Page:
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Wandering about Wychwood

As part of its ongoing series of neighbourhood walks, Freeman Real Estate Ltd. is hosting a historic tour of Wychwood Park on Sunday, September 20th at 1 p.m (rain date September 27th 1 pm).


Formerly known as the gated community of Bracondale Hill, Wychwood Park is a small enclave that was set up around the turn of the last century as an artists’ colony thanks to Marmaduke Matthews, an artist and aficionado of the Arts and Crafts movement. Matthews would gain prominence as an artist after painting traditional Canadian scenes that appeared in the illustrated ad work of Canadian Pacific Railway.

Matthews’ friend Alexander Jardin owned a huge block of land in the Wychwood area, which is north of Davenport Road and just west of Bathurst. Jardin sold a good chunk of that land to artists. The land was still very rural back then, when Matthews planned his pastoral community and named it after Wychwood in his native Oxfordshire.

“The area is a little enclave that is almost not part of the city,” says Marilyn Spearin, a local history buff and former school teacher who is leading the tour.

She is referring to the fact that although Wychwood was amalgamated into the city of Toronto in 1909, it remains a private community. The streets and amenities are paid for by the local residents, and the community is managed by an executive council. As one of Toronto’s more exclusive neighbourhoods, house prices easily top a million dollars.

During its start, the land was divided into irregularly shaped lots situated around a central park, pond and tennis courts designed by Toronto architect Arthur Edwin Whatmough.  Many of the homes in Wychwood were designed by Whatmough in the Arts and Crafts style.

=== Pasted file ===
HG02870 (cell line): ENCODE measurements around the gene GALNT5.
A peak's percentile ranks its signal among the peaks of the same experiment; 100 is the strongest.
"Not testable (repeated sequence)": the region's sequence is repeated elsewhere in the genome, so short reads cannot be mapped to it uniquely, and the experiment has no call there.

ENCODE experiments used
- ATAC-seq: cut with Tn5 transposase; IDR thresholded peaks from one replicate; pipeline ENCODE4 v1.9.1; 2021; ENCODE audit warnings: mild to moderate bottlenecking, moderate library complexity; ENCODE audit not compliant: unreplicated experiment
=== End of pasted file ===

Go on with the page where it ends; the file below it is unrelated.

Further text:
Several well-known people have lived there, including Marshall McLuhan and Anatol Rapoport. In 1985 the area became the first residential zone in Ontario to be granted heritage status. A handful of other homes were designed by Eden Smith, a well-known architect who lived in the neighbourhood.

Wychwood is a leafy area home to ravines, old-growth trees and Taddle Creek, a six-kilometre stream that has been largely buried throughout most of the city except in a few spots including Wychwood where it is visible above ground.

The tour On September 20th will also encompass a visit to the nearby Tollkeeper’s Cottage, an historic tollgate structure discovered in the early ‘90s that now houses a museum and a gift shop. Located at Davenport and Bathurst, the cottage is also now home to a blue canoe thanks to the David Suzuki Foundation. As part of the foundation’s homegrown national parks project, the canoe is designed and planted with plants that encourage bees and butterflies. For more info visit www.tollkeeperscottage.ca.

The tour is expected to take one-and-a-half to two hours in total. Participants are asked to meet outside of the Tollkeeper’s Cottage just before 1 p.m.

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